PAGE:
The Globe and Mail has won five National Newspaper Awards for 2013, tying with The Toronto Star for top spot in the most prestigious annual competition for Canadian newspapers.
Michèle Ouimet of La Presse won two individual honours as the 65th annual NNAs were handed out Friday in Charlottetown.
There were 69 finalists in 22 categories, selected from 1,206 entries. The Globe had 14 short-listed finalists, while The Star had 13 and La Presse followed with nine.
"We're incredibly proud that the Globe was recognized for the breadth and ambition of its journalism," said The Globe's editor-in-chief, David Walmsley. "These nominations and awards are a testament to our journalists' commitment to excellence in a wide range of fields, from business and international coverage to politics, culture, photography and design."
The NNAs are open to daily newspapers, news agencies and online news sites approved for entry by the NNA Board of Governors. Winners receive cheques for $1,000 and a certificate of award. Other finalists received citations of merit.
The Globe’s winners:
A team of reporters – Sean Silcoff, Jacquie McNish, Steve Ladurantaye, Tim Kiladze, Iain Marlow and Boyd Erman – won for an in-depth analysis of the rapid decline of BlackBerry maker Research in Motion from a global technology leader to a company struggling to stay alive, including its change in business strategy and a new CEO and perhaps a new lease on life.
Dakshana Bascaramurty took first place for her coverage of the suburban communities surrounding Toronto. She wrote features on an explosion of young new immigrants that has remade Brampton, Ont.; Mississauga entrepreneur Vasu Chanchlani; the popularity of multigenerational family living in Brampton; and grocery stores wars in Markham, Ont.
Grant Robertson won for a story that went inside the tightly controlled U.S. oil industry to investigate the deadly cargo of crude oil that was carried by the train that derailed and exploded in Lac-Mégantic.
NEWS FEATURE PHOTO
Moe Doiron captured the prize in this category for a picture of Toronto Mayor Rob Ford sitting alone in council chambers, wearing a Toronto Argonauts jersey.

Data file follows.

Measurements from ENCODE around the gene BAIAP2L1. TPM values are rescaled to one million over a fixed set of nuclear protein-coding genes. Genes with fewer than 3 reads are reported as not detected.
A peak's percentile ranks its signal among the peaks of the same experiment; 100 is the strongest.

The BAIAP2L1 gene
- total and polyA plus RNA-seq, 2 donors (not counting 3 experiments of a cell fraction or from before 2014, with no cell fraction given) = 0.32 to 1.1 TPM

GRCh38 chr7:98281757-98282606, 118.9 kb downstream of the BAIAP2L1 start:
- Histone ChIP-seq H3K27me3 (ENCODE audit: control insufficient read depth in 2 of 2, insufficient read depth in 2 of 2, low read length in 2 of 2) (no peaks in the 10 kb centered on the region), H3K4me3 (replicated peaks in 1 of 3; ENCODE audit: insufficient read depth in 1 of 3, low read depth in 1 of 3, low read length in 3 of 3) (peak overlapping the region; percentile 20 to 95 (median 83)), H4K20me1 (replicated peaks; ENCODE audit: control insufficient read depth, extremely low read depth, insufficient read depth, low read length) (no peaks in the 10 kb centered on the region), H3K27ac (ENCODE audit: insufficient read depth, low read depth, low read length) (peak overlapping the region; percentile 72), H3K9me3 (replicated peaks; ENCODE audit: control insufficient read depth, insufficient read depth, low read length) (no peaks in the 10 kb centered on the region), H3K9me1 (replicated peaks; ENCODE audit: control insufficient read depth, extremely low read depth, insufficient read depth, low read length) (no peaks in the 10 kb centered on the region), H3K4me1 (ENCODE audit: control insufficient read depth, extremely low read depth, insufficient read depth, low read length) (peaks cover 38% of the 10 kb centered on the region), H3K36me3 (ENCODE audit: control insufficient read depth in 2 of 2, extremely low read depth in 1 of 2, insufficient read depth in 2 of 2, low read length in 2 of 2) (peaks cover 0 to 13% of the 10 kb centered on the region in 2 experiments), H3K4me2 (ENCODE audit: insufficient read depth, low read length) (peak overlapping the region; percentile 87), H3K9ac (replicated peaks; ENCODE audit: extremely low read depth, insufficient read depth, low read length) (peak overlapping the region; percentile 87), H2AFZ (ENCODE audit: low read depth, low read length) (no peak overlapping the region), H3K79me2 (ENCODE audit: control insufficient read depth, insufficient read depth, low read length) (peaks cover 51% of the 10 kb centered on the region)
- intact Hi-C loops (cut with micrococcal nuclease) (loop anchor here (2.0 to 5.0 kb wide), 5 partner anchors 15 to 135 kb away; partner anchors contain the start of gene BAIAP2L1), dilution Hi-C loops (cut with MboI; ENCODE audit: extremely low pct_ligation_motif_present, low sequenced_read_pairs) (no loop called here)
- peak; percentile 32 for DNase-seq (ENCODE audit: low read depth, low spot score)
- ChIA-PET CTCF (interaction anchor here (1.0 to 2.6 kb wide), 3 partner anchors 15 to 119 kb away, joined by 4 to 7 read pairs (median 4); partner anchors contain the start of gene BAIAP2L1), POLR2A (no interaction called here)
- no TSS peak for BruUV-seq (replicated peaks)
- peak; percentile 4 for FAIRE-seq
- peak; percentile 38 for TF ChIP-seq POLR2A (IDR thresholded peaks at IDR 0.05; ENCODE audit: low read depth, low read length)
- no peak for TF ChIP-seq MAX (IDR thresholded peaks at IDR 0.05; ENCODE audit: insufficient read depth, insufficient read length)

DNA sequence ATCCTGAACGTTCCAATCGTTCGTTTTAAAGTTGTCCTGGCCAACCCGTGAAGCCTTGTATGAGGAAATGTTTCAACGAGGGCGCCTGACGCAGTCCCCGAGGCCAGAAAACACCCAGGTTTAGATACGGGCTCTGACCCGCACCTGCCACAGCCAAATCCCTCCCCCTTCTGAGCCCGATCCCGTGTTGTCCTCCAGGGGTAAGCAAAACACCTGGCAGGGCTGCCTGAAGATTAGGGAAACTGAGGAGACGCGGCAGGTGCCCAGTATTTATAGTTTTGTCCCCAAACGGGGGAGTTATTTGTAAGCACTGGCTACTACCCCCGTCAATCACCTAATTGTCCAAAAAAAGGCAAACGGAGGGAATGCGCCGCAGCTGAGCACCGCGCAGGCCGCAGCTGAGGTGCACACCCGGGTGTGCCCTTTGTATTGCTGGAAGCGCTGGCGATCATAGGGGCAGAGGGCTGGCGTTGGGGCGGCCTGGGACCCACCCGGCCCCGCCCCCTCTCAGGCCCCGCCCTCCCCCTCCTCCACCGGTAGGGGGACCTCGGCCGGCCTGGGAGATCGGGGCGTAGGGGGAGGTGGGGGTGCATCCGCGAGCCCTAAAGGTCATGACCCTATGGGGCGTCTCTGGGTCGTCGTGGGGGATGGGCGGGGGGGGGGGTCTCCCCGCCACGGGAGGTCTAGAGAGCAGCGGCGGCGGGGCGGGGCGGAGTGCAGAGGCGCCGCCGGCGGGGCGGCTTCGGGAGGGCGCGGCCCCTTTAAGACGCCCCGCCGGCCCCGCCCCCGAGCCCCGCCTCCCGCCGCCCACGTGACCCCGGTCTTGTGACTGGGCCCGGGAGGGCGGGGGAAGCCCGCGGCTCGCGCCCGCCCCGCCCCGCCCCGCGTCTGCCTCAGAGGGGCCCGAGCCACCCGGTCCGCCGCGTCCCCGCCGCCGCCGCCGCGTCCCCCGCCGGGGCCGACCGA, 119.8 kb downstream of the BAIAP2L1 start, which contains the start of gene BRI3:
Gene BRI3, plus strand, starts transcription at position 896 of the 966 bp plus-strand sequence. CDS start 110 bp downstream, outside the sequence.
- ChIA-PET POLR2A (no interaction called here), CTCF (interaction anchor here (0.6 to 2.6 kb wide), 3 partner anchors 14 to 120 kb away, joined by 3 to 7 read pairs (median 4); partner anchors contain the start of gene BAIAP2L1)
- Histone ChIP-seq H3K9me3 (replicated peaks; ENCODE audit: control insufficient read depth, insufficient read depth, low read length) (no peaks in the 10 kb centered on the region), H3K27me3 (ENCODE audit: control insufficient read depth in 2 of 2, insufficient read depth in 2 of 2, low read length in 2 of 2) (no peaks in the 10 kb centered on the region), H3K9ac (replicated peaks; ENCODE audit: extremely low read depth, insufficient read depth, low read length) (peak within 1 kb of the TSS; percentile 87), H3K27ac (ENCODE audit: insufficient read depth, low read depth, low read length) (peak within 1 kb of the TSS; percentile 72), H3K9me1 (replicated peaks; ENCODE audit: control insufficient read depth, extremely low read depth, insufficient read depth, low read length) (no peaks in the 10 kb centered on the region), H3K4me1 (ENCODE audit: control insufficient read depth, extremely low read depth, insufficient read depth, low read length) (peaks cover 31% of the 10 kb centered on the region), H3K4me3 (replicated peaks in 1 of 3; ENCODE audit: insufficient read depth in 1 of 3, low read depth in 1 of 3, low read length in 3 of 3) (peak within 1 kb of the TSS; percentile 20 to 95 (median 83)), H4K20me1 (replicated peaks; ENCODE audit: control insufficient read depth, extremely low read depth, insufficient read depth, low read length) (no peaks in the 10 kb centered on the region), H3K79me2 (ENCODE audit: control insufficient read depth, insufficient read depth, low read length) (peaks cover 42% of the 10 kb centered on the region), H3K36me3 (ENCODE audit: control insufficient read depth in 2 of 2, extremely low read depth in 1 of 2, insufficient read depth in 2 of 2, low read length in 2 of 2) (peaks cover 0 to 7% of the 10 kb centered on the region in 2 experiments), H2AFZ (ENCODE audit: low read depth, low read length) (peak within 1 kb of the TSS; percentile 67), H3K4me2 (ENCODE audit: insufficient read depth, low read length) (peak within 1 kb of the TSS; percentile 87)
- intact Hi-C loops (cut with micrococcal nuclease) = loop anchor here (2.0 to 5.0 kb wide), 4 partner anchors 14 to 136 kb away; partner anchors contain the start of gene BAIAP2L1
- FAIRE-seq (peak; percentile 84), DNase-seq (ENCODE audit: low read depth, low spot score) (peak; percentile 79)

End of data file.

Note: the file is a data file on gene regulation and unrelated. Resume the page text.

Designer Jason Chiu won for designing a feature about the survivors of the Lac-Mégantic train explosion.
The other Globe entries that were finalists were:
The Globe had two finalists in this category. One went to the team of Steven Chase, Boyd Erman and Daniel Leblanc for their reporting on the role of Prime Minister Stephen Harper’s adviser Nigel Wright in the Mike Duffy Senate expense scandal: a profile of Mr. Wright, a story on his resignation and a story on his supporters. A second nomination is for Gary Mason for a reported analysis on the B.C. Liberal Party’s comeback election win.
Mark MacKinnon and Marina Strauss were short-listed for their work following a T-shirt’s trail from the cotton fields of China through a vast network of foreign factories to Canadian store shelves and investigating underage labour in Cambodia.
ARTS AND ENTERTAINMENT
Finalists were James Adams and Ian Brown. Mr. Adams wrote on a quest to authenticate a painting as an original Edward Hopper, artist Shary Boyle’s challenge of representing Canada at the Venice Biennale and a review of the film Inside Llewyn Davis. Mr. Brown wrote a profile of Mikhail Baryshnikov, a story about artist Alex Emond, who works in the 150-year-old “plein air” tradition, and a feature about the problem of judging photography in an age where cameras are ubiquitous.
John Allemang was short-listed for a piece exploring the pleasures, and the pleasurable pain, of crossword puzzles.
PROJECT OF THE YEAR
A team of Globe staffers made it to the finals for Our Time to Lead: The Wealth Paradox, a series of stories that measured and analyzed the real impact of income inequality in Canada as it is shaping cities, schools, social programs – and even the national sport. The writers: Barrie McKenna, Tavia Grant, Greg Keenan, Janet McFarland, Konrad Yakabuski, James Mirtle, Kelly Cryderman, André Picard, Caroline Alphonso, Simon Houpt and Joanna Slater. The editors: Nicole MacAdam, Claire Neary, Laura Blenkinsop (interactive) and Chris Manza (interactive), Angela Pacienza (video).
Tony Keller was short-listed for editorials on the ideology of Rob Fordism, the future of the CBC after the loss of Hockey Night in Canada to Rogers, and Conservative Michael Chong’s private member’s bill aimed at shifting some power back to MPs.
Brian Gable was a finalist for Editorial Cartooning for the 14th time. He has won six times.